Shakespeare’s Hamlet has and intricate plot formed by the characters and themes throughout it. One major idea is Hamlet’s changing sanity, which fluctuates through the play as a performance and as a true madness. The other main theme which develops the play is the act of vengeance, with the delay and doubt that accompanies it. These themes, along with dramatic devices and the characters in the plot, add to the textual integrity of the play. There is a duality to the character of Hamlet, as his madness changes from a performance to true insanity throughout the play.
Old Hamlet’s ghost appears for the second time to remind Hamlet of his mission of revenge for his father’s murder. Hamlet suggests to his mother he is not actually mad at all, he is just pretending to be. Shakespheare shows us many conflicts with characters throughout this scene and also the consequences which the scene puts out, including Ophelia’s madness due to her fathers death. The ‘closet scene’, as it is commonly referred to, is significant in a number of ways. On one level it helps develop the reader’s understanding of some of the play’s key themes.
In lines 60-65 the ghost says “My custom always of the afternoon, / Upon my secure hour thy uncle stole / With juice of cursed hebenon inn a vial, / And in the porches of my ears did pour / The leperous distilment, whose effect / Holds such an enmity with blood of a man.” In these lines the ghosts view on the garden changes. The garden was once viewed as a peaceful place where the king spent his afternoons, and at the end the garden was where his uncle murdered him. Later in the speech, the ghost says “Thus was I, sleeping, by a brother’s hand / Of life, of crown, of queen at once dispatched / Cut off even in the blossoms of my sin, / Unhouseled, disappointed, unaneled.” (Line 74-77) The king’s diction changes in this part of the speech. He begins to think about how his brother took his life before he can confess his sins and be free of them and how his brother has taken his wife and committed adultery with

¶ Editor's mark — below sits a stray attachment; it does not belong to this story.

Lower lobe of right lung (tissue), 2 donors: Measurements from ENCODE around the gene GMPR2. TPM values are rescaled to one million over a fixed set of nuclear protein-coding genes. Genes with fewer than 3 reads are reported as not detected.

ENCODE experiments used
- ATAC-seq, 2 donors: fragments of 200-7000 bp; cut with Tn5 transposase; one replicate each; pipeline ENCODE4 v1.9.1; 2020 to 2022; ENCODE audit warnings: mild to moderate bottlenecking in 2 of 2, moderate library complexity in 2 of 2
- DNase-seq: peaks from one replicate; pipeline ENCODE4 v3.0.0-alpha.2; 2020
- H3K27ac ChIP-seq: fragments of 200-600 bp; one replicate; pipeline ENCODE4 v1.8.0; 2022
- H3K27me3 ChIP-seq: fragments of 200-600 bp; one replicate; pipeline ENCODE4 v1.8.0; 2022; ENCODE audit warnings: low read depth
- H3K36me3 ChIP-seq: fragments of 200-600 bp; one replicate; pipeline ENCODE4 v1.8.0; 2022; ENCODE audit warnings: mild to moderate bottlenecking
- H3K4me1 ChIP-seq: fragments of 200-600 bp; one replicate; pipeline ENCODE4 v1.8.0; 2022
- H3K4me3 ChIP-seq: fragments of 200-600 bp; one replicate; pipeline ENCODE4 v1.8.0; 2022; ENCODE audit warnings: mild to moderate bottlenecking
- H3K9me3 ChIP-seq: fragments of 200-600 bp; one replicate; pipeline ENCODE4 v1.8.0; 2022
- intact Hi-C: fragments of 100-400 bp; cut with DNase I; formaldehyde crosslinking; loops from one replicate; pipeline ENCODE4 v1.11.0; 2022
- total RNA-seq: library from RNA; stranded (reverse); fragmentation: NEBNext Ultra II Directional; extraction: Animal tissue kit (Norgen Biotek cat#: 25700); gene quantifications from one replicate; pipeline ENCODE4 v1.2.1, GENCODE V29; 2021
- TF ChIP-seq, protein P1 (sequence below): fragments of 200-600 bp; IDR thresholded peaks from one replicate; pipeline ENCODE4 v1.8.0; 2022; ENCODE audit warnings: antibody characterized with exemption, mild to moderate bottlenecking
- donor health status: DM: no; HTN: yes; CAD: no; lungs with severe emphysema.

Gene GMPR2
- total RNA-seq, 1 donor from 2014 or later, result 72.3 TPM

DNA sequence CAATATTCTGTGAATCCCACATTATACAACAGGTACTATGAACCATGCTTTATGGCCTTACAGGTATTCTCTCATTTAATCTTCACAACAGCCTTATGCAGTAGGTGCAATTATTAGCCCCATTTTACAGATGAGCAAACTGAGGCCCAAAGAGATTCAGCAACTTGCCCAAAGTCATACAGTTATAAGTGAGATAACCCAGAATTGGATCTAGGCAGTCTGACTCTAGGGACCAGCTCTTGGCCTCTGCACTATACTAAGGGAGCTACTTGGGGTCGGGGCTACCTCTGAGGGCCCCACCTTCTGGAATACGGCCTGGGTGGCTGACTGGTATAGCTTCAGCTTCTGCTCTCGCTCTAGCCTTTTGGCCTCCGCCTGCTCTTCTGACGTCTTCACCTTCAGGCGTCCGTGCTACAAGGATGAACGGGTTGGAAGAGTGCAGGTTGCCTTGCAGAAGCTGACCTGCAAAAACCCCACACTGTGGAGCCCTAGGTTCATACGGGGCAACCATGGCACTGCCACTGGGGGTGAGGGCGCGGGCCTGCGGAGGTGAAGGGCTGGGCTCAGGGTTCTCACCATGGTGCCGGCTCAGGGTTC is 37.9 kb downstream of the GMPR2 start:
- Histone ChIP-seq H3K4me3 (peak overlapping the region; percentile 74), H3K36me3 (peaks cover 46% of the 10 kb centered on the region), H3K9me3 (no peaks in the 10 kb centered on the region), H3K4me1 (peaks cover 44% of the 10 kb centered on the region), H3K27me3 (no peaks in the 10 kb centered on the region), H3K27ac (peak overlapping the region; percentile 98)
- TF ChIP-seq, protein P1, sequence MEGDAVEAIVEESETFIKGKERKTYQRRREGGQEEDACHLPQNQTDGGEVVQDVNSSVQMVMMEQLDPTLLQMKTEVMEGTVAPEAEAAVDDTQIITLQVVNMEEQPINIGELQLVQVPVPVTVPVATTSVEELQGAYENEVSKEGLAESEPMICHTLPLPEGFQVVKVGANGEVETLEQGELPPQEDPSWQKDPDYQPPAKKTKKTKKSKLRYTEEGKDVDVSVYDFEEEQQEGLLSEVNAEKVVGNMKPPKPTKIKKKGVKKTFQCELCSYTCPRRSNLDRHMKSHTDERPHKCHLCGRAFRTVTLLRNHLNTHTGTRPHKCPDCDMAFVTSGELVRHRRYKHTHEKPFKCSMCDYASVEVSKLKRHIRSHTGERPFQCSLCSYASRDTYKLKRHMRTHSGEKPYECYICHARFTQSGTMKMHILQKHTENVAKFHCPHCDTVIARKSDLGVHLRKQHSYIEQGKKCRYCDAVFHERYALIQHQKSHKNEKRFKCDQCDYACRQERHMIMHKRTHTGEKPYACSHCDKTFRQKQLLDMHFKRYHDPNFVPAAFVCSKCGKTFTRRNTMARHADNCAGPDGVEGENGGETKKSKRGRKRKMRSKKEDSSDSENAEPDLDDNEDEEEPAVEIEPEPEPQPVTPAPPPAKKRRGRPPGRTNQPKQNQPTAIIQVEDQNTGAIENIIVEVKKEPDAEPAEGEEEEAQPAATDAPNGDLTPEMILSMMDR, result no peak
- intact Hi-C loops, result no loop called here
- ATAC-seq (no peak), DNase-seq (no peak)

This underlines the thin wall between pretending in real life and acting in a play. When Claudius asks Hamlet if the play has any offense in it Hamlet answers: “No, no, they do but jest, poison in jest.”(lines 256-257) He says that it is just pretending and that they are just actors in a play. During the whole plot of Hamlet, characters use lies, stage situations and manipulate each other to find out truths. They are all acting. In this passage, language is also used to play.
Later in the last scene of Act 1, Hamlet accompanies the guards to the platform on which the ghost was spotted. Surely, the ghost appeared and beckoned Hamlet. He followed and the ghost revealed a terrible secret to him. The ghost revealed the murderer, Claudius. King Hamlet's ghost uttered to Hamlet, “The serpent that did sting thy father's life now wears his crown” (1.5.39).
Rashmitha Rapuri Mr. Morano ENG 2DB-03 June 5th, 2015 Macbeth Act 2 Modernization Rationale The Shakespearean play Macbeth, explores many genres and themes to many audience’s interests. It carries a sense of comedy, tragedy and supernaturalism. Macbeth is a play of contradiction and the power of being a king which the protagonist, Macbeth, is striving for. In the beginning of the play, Shakespeare highlights Macbeth’s gracious qualities such as bravery, modesty and loyalty. However, these qualities turn into greed, apathy and self-indulgence soon after Macbeth takes fate into his own hands, guided by his wife and the three weird sisters.